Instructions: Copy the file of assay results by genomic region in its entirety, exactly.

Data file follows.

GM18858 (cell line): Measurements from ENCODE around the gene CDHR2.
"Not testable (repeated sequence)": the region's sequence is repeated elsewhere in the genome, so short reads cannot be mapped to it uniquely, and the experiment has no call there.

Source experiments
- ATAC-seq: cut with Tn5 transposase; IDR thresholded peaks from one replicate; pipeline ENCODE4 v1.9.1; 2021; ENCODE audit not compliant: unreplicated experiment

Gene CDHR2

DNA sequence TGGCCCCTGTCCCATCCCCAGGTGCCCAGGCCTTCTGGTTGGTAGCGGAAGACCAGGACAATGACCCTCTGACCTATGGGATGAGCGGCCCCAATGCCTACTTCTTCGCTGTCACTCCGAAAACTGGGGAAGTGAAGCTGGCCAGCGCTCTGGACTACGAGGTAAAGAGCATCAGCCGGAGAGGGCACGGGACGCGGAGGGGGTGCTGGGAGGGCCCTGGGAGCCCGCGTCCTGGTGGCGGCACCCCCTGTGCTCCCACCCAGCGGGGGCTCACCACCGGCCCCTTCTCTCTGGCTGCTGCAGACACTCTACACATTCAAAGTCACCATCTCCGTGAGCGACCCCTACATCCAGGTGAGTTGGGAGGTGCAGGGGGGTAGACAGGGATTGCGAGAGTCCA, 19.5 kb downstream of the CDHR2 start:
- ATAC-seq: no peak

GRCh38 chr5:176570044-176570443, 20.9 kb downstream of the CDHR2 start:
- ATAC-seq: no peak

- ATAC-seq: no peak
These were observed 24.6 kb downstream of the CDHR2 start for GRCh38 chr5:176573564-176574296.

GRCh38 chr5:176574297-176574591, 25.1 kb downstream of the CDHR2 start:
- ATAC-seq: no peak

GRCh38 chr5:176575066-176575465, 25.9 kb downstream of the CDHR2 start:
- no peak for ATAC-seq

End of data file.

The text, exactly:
GM18858 (cell line): Measurements from ENCODE around the gene CDHR2.
"Not testable (repeated sequence)": the region's sequence is repeated elsewhere in the genome, so short reads cannot be mapped to it uniquely, and the experiment has no call there.

Source experiments
- ATAC-seq: cut with Tn5 transposase; IDR thresholded peaks from one replicate; pipeline ENCODE4 v1.9.1; 2021; ENCODE audit not compliant: unreplicated experiment

Gene CDHR2

DNA sequence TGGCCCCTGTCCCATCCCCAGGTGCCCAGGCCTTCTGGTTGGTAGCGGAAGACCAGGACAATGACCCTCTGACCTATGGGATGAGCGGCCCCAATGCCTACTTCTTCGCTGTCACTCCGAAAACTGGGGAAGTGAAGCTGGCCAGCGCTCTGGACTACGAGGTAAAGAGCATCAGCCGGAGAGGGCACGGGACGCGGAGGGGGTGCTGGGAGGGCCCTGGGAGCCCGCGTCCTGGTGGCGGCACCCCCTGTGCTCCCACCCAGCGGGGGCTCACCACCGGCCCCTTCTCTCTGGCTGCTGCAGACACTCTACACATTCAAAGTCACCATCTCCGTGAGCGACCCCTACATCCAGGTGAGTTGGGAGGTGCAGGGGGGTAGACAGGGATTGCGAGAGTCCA, 19.5 kb downstream of the CDHR2 start:
- ATAC-seq: no peak

GRCh38 chr5:176570044-176570443, 20.9 kb downstream of the CDHR2 start:
- ATAC-seq: no peak

- ATAC-seq: no peak
These were observed 24.6 kb downstream of the CDHR2 start for GRCh38 chr5:176573564-176574296.

GRCh38 chr5:176574297-176574591, 25.1 kb downstream of the CDHR2 start:
- ATAC-seq: no peak

GRCh38 chr5:176575066-176575465, 25.9 kb downstream of the CDHR2 start:
- no peak for ATAC-seq